CODI: Cornucopia of Disability Information

Americans with Disabilities: Introduction

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Introduction


This report presents data on the disability status of the noninstitutional population of the United States. The source of the data is a combined sample from the 1990 and 1991 panels of the Survey of Income and Program Participation (SIPP). A topical module (or supplement) containing an extensive set of questions about disability status was asked as part of the sixth wave of the 1990 panel and the third wave of the 1991 panel. Both of these waves were in the field during the last 3 months of 1991 and the first month of 1992. The total sample size for this study was approximately 30,000 interviewed households. Estimation procedures were used to inflate weighted sample results to independent estimates of the civilian noninstitutional population of the United States.

All demographic surveys, including SIPP, suffer from undercoverage of the population. This undercoverage results from missed housing units and missed persons within sample households. Compared to the level of the 1980 decennial census, overall undercoverage is about 7 percent. Undercoverage varies with age, sex, and race. For some groups, such as 20 to 24 year old Black males, the undercoverage is as high as 35 percent. The weighting procedures used by the Census Bureau partially correct for the bias due to undercoverage. How- ever, its final impact on estimates is unknown. For details, see appendix B.

The term "disability" can be defined narrowly or broadly depending on the interest of the analyst. An example of a narrow definition is found in the Social Security Disability Insurance Program (SSDI). Under this program, persons are considered disabled if they are "unable to engage in substantial gainful activity." The disability determination process under the SSDI recognizes that medical conditions are not the only factors that affect work disability and takes into consideration other factors including age, education, and work history. A broader definition of disability is found in the Americans With Disabilities Act of 1990 (ADA). Under the ADA, an individual is considered to have a disability if the person: (a) has a physical or mental impairment that substantially limits one or more of the major life activities; (b) has a record of such an impairment; or (c) is regarded as having such as impairment. The definitions above and the disability statistics that are presented in this report can be better understood by placing them in a conceptual framework. Perhaps the most important work in the area of a conceptual framework for disability is that of Saad Nagi. Nagi's framework consists of four interrelated concepts: active pathology, impairment, functional limitation, and disability. Nagi's framework was restated in the 1991 report Disability in America, edited by Andrew Pope and Alvin Tarlov.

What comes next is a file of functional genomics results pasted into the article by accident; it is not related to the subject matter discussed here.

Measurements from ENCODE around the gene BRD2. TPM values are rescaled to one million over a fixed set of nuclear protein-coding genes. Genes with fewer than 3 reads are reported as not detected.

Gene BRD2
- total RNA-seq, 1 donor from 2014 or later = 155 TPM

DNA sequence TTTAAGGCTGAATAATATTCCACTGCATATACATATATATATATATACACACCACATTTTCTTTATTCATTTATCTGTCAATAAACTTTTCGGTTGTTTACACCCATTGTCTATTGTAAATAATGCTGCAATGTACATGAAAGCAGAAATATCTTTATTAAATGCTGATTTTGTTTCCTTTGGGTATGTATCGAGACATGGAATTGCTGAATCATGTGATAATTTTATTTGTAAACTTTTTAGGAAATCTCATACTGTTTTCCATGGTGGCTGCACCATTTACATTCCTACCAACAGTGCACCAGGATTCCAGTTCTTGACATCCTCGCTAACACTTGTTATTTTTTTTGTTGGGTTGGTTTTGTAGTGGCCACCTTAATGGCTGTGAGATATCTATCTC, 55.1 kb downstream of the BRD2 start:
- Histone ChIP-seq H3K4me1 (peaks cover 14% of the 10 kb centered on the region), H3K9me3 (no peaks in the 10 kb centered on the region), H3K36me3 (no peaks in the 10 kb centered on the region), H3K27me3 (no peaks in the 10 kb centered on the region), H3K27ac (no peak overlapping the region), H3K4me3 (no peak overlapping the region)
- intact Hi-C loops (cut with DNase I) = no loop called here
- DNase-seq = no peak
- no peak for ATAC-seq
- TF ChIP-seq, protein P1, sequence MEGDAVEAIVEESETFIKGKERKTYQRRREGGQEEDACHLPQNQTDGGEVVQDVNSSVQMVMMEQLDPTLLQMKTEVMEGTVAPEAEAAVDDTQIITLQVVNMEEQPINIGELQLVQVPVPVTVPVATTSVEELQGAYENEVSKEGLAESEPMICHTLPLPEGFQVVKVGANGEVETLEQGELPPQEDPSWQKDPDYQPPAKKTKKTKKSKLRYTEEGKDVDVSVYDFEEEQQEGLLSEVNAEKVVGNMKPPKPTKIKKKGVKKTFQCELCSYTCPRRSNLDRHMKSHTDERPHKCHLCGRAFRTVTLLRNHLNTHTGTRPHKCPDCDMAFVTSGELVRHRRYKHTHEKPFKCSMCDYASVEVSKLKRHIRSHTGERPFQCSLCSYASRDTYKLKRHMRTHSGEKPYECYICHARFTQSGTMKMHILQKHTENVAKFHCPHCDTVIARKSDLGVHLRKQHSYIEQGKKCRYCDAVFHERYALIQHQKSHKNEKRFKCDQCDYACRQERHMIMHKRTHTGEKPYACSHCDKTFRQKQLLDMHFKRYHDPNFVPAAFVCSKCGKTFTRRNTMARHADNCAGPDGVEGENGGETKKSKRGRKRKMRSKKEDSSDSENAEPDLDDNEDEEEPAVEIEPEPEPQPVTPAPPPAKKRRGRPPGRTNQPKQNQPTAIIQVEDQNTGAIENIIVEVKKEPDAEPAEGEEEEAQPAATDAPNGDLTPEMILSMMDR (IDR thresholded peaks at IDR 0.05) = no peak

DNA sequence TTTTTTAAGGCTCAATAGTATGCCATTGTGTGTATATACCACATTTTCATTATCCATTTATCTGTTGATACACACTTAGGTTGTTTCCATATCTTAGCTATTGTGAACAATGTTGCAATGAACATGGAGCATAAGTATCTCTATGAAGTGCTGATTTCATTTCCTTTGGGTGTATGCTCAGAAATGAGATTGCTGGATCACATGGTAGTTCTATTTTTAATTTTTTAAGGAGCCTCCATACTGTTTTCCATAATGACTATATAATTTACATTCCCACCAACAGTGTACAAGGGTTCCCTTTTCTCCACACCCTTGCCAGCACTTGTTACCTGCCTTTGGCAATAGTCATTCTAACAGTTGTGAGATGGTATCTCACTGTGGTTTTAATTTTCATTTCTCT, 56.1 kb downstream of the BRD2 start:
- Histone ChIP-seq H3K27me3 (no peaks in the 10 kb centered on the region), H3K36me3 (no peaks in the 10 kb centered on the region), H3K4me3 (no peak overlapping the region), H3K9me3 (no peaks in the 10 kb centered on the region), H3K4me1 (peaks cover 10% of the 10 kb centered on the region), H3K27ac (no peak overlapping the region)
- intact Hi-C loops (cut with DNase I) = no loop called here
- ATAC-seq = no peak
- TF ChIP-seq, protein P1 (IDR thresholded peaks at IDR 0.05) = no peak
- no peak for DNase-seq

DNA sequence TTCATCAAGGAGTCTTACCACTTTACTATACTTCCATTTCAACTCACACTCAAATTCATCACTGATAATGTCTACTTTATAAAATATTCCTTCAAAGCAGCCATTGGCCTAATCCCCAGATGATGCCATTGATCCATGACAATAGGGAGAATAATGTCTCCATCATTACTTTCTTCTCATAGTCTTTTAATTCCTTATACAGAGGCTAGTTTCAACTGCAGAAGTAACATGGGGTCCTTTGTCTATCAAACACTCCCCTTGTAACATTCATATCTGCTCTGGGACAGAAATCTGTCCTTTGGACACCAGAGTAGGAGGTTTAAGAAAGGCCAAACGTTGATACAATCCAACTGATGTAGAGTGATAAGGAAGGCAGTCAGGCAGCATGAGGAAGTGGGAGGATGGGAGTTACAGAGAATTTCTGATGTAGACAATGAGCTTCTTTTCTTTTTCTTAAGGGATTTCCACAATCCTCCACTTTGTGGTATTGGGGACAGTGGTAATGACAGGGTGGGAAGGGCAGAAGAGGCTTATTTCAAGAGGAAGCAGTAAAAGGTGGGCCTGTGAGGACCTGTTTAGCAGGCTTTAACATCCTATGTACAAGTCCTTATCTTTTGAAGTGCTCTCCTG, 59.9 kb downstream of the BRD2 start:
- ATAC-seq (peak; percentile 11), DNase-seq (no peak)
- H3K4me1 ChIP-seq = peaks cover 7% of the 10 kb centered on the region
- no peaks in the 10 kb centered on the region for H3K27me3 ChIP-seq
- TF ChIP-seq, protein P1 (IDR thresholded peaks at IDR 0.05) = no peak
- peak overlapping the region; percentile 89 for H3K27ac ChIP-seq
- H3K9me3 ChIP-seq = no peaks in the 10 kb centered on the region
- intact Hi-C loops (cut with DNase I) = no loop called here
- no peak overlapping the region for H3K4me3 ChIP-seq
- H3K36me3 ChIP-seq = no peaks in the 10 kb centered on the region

1. Active pathology involves an interference with normal processes and the simultaneous efforts of the organism to regain a normal state.

2. Impairment involves a loss or abnormality of an anatomical, physiological, mental or emotional nature. Impairments include: (a) all conditions of pathology; (b) residual losses or abnormalities following an active state of pathology; and (c) abnormalities not associated with pathology (congenital formations).

3. Functional limitations refer to limitations which are manifested at the level of the organism as a whole (e.g., seeing, hearing, reaching, walking, performing basic mental tasks).

4. Disability refers to limitations in performing socially defined roles and tasks in such spheres as interpersonal relationships, family life, education, recreation, self-care, and work.

A second conceptual framework has been developed by Philip Wood for the World Health Organization as part of the International Classification of Impairments, Disabilities, and Handicaps (ICIDH). The ICIDH was developed as an extension of the International Classification of Diseases (ICD) and provides a detailed classification system for three concepts: impairments, disabilities, and handicaps. The ICIDH is not a finished system and a considerable amount of work is currently being devoted to improving certain aspects of the system especially the handicap concept and the classification of handicaps. Under the ICIDH, impairments are concerned with abnormalities of body structure, organ or system function, and appearance; disabilities reflect the consequences of the impairment in terms of functional performance; and handicaps are concerned with the disadvantages experienced by an individual as a result of impairments and disabilities and the interaction of the individual with his or her surroundings.

A recent report examined the applications of the ICIDH to household disability surveys and proposed a recommended minimum set of questions for such surveys. The recommended set is actually very close to the questions that are described as functional limitation questions in this study [McNeil, 1991a].

The SIPP questions that were used to determine disability status for this study can be grouped into 12 categories (questions in categories 1-11 are reproduced in appendix C):

1. Questions for persons 15 years old and over about the use of special aids: canes, crutches, walkers, and wheelchairs.